This is a complete misunderstanding of our autonomous way of working, and people with such attitude do not belong at Northern.tech. When we do peer reviews, one of the attributes we look for is the “extent one person is helpful to another”. The ability to be a team player and enable others to succeed is considered much more important than individual achievements. This is why we don’t have personal KPIs or individual bonuses, but take a collective approach to problem solving. We believe the autonomous way of working is the most fulfilling and natural way of working in order to operate fast and at scale. We assume everyone utilizes the collective wisdom and common sense, and shows up with solid reasons for not following either of them. Employees who score high at Northern.tech do so due to their merits not seniority.
Pitfall: Autonomous is not synonymous with individual
If people confuse autonomy with individualism, the path to chaos and anarchy is short. We do not want to create a situation beautifully illustrated by Monty Python in their The Philosophers' Football Match. Our way of working can better be compared with autonomous driving. Cars make autonomous decisions on the fly, but operate within well-defined constraints and rules (our roles and responsibilities). Since the border between autonomous and individualism can be hard to spot, a critical responsibility of everyone is to ensure people remain team players. If anyone starts to feel someone is not being a teamplayer, it must be addressed quickly.
Autonomy depends on common sense
As opposed to autonomous cars, humans possess a conscious mind with cognitive abilities that allow us to be creative and solve problems in unique ways. The more rules and restrictions we put into the system, the less likely it will be that we create new genuine ways to improve our internal and external process and products. Therefore, our model relies heavily on common sense. This is why we don’t have 1000-page manuals. This is why we are very cognizant when formalizing processes.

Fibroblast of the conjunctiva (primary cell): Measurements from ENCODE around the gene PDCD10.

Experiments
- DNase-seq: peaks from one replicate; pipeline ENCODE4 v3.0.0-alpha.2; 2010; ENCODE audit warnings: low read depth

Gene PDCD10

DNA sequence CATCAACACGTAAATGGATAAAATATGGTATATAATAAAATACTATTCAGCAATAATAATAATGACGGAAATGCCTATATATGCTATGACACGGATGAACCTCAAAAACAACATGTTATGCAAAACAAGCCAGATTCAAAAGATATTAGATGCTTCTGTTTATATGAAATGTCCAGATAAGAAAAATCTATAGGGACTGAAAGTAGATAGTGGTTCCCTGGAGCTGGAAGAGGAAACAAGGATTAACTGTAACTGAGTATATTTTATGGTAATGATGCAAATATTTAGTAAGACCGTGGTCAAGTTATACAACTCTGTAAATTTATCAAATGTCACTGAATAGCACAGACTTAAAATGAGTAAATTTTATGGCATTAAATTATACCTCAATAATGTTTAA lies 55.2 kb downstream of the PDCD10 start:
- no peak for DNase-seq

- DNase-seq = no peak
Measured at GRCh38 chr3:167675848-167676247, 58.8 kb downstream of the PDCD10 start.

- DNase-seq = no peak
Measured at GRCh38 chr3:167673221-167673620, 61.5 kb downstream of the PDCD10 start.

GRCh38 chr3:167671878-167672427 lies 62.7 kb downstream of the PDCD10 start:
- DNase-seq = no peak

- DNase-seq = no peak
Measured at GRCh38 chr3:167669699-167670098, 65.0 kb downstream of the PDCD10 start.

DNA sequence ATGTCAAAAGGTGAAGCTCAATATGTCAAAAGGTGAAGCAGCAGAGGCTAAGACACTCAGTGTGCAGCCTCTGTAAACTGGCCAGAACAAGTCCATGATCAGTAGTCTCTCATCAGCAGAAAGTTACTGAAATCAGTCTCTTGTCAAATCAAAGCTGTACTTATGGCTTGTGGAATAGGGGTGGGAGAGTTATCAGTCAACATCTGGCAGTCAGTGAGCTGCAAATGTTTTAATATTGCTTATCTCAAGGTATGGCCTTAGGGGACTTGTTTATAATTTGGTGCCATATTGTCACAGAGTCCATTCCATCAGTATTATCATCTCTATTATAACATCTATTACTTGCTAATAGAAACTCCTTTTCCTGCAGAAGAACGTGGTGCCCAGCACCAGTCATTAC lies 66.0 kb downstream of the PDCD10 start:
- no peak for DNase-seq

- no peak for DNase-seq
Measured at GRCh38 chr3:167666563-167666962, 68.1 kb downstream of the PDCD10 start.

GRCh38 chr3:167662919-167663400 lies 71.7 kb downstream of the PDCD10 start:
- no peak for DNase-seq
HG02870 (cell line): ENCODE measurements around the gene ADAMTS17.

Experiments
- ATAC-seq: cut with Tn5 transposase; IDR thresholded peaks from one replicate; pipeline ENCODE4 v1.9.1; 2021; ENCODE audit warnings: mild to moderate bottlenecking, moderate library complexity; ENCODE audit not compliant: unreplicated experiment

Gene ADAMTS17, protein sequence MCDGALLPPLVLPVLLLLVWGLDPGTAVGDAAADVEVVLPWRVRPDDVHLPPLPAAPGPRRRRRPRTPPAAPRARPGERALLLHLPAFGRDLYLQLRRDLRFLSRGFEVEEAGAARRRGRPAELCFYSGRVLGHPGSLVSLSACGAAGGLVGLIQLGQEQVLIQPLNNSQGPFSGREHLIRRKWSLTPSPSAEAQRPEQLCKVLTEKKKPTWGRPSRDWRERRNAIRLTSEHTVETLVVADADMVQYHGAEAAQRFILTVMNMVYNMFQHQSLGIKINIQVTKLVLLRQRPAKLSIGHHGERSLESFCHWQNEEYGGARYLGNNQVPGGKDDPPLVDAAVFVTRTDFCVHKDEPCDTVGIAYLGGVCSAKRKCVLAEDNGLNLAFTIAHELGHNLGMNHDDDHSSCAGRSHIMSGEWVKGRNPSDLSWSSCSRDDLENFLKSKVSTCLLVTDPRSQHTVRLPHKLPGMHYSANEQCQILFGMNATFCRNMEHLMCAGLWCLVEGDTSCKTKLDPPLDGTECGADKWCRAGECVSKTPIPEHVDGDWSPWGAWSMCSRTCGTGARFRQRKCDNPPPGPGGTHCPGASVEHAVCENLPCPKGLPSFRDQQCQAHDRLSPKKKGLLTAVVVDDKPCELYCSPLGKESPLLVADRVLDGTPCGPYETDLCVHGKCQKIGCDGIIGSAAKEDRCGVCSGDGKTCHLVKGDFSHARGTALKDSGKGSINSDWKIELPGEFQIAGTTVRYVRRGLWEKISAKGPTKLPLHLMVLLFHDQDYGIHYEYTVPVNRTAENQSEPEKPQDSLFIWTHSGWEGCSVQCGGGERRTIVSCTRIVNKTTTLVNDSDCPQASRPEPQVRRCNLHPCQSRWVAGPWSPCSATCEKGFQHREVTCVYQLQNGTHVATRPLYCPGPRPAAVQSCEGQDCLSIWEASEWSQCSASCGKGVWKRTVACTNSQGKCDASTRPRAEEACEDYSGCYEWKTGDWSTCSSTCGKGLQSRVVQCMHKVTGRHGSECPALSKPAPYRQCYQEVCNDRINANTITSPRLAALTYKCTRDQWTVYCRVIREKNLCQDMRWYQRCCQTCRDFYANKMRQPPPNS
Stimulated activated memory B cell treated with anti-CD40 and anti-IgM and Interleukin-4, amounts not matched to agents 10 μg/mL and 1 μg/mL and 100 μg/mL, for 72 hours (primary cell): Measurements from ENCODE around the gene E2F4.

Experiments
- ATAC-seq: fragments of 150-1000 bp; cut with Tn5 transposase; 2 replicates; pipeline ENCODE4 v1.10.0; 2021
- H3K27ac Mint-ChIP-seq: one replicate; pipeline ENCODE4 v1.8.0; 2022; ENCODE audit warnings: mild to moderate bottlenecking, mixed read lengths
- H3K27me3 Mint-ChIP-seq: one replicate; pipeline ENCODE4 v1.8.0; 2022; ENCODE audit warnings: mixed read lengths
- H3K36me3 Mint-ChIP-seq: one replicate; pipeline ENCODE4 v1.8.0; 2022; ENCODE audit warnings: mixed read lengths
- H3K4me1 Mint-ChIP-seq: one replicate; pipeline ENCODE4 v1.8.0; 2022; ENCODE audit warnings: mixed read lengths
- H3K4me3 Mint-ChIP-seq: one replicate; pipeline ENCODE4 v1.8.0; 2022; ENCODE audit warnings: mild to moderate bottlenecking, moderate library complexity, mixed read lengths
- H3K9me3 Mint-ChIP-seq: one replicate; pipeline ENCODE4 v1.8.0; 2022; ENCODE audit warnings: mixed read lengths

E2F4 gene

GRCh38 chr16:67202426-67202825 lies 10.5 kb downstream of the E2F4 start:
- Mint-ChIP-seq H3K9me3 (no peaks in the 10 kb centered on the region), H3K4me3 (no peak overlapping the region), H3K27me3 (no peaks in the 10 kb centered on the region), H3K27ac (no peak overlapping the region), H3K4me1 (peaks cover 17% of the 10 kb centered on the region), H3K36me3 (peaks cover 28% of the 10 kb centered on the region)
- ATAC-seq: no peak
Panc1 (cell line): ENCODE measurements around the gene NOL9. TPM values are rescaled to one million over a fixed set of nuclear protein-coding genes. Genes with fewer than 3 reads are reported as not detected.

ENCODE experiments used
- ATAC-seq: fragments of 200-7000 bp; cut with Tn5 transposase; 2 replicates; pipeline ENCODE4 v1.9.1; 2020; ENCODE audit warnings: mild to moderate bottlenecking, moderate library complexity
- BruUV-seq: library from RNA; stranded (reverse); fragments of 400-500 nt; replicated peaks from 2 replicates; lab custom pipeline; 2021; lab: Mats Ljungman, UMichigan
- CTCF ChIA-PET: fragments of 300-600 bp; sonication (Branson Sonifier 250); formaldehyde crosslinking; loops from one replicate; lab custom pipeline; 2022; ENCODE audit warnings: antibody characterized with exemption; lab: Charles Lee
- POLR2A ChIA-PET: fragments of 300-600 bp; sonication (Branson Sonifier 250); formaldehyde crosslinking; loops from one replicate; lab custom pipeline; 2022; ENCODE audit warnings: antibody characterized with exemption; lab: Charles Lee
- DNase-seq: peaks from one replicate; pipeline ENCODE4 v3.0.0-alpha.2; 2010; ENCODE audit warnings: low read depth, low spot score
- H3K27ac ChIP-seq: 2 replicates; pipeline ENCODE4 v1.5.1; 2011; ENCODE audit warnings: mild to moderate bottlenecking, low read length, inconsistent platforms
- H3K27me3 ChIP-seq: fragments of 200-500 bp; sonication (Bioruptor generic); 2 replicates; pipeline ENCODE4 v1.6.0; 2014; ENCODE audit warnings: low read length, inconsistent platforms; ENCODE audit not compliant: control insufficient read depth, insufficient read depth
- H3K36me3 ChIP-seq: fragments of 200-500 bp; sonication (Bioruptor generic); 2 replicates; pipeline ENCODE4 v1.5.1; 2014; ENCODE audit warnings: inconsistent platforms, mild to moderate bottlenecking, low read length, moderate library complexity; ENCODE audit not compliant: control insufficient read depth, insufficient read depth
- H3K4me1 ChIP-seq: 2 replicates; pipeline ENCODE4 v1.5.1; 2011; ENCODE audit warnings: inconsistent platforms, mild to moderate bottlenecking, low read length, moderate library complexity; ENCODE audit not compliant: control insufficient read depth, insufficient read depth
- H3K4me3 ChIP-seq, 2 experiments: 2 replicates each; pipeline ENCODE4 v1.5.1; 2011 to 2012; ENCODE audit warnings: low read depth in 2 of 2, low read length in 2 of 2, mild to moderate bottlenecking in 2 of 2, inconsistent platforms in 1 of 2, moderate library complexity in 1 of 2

Pitfall: Lack of common sense
People coming from all walks of life naturally bring with them a disperse set of common sense. At Northern.tech common sense should be a function of the whole team’s belief. If in doubt about something, ask your colleagues for advice. When the instilled trust feels broken due to lack of common sense, we must act fast and decisively. People should always, within reason, be given a chance to explain and correct, but only once.
Working autonomously in a culture based on trust, transparency and team mentality can unleash tremendous creativity and efficiency. However, such a model stands on several critical pillars that if not present can jeopardize it all. In this blogpost we have outlined some of the commons pitfalls and suggested ways to avoid or fix them. Good luck in creating your own autonomous organization.